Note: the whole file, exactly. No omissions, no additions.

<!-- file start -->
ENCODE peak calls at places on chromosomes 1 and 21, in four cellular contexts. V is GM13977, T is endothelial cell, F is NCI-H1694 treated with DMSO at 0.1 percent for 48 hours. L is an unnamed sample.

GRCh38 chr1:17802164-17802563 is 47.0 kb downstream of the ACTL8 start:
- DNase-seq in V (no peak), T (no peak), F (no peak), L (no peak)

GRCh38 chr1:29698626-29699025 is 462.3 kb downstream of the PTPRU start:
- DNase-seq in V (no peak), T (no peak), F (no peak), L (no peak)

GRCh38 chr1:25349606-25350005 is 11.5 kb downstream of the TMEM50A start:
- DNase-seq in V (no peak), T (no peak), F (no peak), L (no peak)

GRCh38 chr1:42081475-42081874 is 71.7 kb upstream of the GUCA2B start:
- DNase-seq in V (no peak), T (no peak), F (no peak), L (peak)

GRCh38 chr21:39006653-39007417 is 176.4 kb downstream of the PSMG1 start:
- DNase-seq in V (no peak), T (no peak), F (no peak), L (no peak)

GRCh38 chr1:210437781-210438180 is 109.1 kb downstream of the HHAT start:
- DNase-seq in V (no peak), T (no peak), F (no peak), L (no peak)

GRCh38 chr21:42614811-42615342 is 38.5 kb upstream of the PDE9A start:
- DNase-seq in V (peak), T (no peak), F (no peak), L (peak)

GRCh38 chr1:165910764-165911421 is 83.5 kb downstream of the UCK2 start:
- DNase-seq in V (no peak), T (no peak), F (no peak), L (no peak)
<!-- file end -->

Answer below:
ENCODE peak calls at places on chromosomes 1 and 21, in four cellular contexts. V is GM13977, T is endothelial cell, F is NCI-H1694 treated with DMSO at 0.1 percent for 48 hours. L is an unnamed sample.

GRCh38 chr1:17802164-17802563 is 47.0 kb downstream of the ACTL8 start:
- DNase-seq in V (no peak), T (no peak), F (no peak), L (no peak)

GRCh38 chr1:29698626-29699025 is 462.3 kb downstream of the PTPRU start:
- DNase-seq in V (no peak), T (no peak), F (no peak), L (no peak)

GRCh38 chr1:25349606-25350005 is 11.5 kb downstream of the TMEM50A start:
- DNase-seq in V (no peak), T (no peak), F (no peak), L (no peak)

GRCh38 chr1:42081475-42081874 is 71.7 kb upstream of the GUCA2B start:
- DNase-seq in V (no peak), T (no peak), F (no peak), L (peak)

GRCh38 chr21:39006653-39007417 is 176.4 kb downstream of the PSMG1 start:
- DNase-seq in V (no peak), T (no peak), F (no peak), L (no peak)

GRCh38 chr1:210437781-210438180 is 109.1 kb downstream of the HHAT start:
- DNase-seq in V (no peak), T (no peak), F (no peak), L (no peak)

GRCh38 chr21:42614811-42615342 is 38.5 kb upstream of the PDE9A start:
- DNase-seq in V (peak), T (no peak), F (no peak), L (peak)

GRCh38 chr1:165910764-165911421 is 83.5 kb downstream of the UCK2 start:
- DNase-seq in V (no peak), T (no peak), F (no peak), L (no peak)